How Military Operations Fuel Farmers, Herders Clash, By NGO


Chief of Army Staff, Maj-Gen. T.Y. Buratai

From Tom Garba, Yola
Conflict between farmers and herders has become vicious in Nigeria due to government’s over-reliance on the military in addressing conflicts, a non-government organisation (NGO), Search for Common Ground, has claimed.
Search For Common Ground, an NGO working to end violent conflicts around the globe also urged the Federal government to take transformative steps in ending the incessant violent conflicts between farmers and herders, in Plateau State.
The group observed that although the use of military by the Nigerian government to halt the killings of civilian lives is good, it cautioned that the federal government’s over-dependence on the military as a strategy in curbing these conflicts, “is contributing to a militarized society that is further continuing the vicious cycle of violence.”
Bukola Adelehin, Conflict Analysts, Search for Common Ground, who gave the position of the group, urged the Federal Government to unravel the causes of conflicts between herders and farmers which it said has become very vicious in recent times, in its response to the death of 29 persons who were killed, Bassa local government area of Plateau State.
Adelehin spoke at the completion of training for 106 Community Observers and Mobilizers, on Early Warning and Early Response Mechanism (EWER) being developed by the organisation, for Borno and Adamawa State on Wednesday, in Yola.
She said: “The Nigerian government believes so much in military response. Military use is good, if it is to halt the killing of civilians. But the consequences are many. In Plateau State, the special task force is about 10 years old. However, in many of the cases (attacks), even the communities complain that the military presence has caused more harm than good.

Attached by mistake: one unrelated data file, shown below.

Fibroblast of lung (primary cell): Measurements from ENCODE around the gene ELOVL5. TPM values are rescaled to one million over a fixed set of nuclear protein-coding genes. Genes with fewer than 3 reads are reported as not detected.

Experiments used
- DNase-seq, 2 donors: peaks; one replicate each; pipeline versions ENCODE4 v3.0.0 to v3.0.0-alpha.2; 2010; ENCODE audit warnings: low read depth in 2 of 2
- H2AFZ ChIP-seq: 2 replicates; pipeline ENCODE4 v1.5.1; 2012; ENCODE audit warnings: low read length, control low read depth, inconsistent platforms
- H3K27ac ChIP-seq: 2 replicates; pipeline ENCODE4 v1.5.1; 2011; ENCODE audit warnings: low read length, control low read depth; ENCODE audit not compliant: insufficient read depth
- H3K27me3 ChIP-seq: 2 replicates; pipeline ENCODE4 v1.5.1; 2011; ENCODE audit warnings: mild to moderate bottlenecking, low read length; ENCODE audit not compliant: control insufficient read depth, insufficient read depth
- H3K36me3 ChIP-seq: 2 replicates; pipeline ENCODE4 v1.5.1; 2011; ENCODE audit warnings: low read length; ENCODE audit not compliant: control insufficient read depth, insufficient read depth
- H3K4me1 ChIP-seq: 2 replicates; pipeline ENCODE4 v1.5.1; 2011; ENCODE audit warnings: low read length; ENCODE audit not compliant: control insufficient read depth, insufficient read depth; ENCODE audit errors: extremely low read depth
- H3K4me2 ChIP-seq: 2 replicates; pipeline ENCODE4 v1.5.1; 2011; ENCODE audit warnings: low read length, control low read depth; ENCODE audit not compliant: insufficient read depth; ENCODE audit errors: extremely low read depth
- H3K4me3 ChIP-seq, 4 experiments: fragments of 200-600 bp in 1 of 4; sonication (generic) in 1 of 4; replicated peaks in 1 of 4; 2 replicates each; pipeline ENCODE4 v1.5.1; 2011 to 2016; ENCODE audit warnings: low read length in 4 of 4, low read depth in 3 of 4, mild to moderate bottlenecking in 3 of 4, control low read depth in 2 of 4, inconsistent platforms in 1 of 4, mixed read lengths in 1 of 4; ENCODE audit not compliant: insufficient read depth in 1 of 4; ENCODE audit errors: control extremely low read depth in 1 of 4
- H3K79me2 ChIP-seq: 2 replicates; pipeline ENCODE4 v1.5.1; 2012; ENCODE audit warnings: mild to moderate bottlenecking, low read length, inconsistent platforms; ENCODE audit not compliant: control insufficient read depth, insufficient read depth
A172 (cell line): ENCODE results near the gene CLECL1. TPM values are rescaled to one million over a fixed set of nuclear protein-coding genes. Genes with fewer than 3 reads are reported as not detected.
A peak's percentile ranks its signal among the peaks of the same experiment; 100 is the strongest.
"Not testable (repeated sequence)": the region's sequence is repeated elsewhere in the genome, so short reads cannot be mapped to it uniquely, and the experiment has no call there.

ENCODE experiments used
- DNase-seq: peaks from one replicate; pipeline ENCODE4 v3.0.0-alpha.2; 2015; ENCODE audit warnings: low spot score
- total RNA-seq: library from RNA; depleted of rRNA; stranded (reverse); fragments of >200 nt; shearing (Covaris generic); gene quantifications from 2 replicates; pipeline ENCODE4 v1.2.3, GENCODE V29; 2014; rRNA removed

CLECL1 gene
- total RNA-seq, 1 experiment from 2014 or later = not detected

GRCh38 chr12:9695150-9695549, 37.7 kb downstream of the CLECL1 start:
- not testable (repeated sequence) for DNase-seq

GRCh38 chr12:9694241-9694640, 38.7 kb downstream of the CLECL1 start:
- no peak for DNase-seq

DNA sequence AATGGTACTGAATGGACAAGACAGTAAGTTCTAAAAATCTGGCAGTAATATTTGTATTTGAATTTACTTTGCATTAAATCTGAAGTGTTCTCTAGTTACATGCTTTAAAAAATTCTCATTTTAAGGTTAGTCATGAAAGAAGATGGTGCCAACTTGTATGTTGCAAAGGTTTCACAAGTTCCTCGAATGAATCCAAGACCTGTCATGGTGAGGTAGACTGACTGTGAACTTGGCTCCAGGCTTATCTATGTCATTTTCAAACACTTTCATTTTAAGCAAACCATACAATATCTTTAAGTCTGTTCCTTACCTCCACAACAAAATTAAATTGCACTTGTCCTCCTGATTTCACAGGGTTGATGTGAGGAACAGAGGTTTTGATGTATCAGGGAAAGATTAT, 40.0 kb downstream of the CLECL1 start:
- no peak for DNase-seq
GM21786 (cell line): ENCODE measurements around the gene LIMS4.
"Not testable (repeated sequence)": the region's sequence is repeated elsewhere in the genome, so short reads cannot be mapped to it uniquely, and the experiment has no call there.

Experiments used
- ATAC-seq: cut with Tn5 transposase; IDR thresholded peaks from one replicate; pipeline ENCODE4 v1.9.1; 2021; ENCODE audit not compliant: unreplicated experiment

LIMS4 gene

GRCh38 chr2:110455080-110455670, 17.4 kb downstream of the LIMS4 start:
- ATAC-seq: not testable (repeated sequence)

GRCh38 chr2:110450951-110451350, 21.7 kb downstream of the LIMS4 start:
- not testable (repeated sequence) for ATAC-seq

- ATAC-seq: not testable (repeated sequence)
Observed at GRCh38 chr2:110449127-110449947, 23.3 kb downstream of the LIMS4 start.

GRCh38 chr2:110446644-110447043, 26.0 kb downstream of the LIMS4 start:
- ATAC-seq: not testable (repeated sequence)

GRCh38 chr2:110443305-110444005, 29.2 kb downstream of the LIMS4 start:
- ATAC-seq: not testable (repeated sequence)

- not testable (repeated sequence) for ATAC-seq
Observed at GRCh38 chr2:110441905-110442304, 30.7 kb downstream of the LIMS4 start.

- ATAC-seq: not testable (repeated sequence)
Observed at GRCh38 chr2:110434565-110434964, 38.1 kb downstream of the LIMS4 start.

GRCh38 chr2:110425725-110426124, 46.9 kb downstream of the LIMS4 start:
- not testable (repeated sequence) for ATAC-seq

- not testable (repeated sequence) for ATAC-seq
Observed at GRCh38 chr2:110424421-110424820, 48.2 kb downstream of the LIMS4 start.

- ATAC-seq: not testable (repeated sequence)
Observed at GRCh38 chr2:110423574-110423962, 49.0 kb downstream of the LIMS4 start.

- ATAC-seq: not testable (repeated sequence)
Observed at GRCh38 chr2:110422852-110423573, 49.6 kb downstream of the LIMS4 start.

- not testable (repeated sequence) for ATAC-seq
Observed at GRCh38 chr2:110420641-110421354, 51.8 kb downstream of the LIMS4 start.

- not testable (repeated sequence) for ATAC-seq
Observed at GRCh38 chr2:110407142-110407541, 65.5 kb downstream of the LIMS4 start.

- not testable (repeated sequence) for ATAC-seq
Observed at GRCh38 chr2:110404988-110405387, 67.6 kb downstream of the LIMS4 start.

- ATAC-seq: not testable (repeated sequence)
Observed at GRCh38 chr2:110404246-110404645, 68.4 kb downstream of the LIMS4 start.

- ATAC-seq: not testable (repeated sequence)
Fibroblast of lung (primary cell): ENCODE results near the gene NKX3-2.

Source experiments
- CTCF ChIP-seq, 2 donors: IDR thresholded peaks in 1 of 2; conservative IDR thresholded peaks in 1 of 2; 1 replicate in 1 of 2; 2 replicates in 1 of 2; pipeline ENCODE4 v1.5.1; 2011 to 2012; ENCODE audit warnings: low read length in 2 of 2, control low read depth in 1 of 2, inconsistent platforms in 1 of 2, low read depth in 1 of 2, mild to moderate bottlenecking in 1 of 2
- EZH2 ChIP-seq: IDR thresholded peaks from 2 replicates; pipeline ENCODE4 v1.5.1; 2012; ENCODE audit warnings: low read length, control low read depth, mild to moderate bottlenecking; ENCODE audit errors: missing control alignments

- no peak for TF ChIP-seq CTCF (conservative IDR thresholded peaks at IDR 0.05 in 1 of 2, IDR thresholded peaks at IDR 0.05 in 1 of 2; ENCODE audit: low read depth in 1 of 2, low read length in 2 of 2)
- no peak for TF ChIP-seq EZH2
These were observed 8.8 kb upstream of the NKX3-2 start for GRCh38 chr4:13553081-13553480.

“The deployment of military, often gives the communities the leeway to want to have their own force. Thus, we see a lot of vigilante groups resulting in militarization of these communities that is continuing the vicious cycle of violence.”
Adelehin urged the government to make efforts to deploy structures that can transform and also bring reconciliation to the communities.
The military, who are often deployed to stop both parties in the conflict from fighting, according to her, are not often equipped with conflict transformation skills, hence raising tensions instead of dousing it, especially when they do not abide by the rules of engagement.
Cleto Manjora, Head of Search for Common Ground’s North East Office, observed that 60% of the population do not trust that formal security agencies can guarantee them security.
Bernard Basason, EWER senior project coordinator, North East called on the government to leverage on the EWER mechanism put in place in the region to halt potential conflicts from transforming into violent conflicts, as peace gradually returns to the troubled region.

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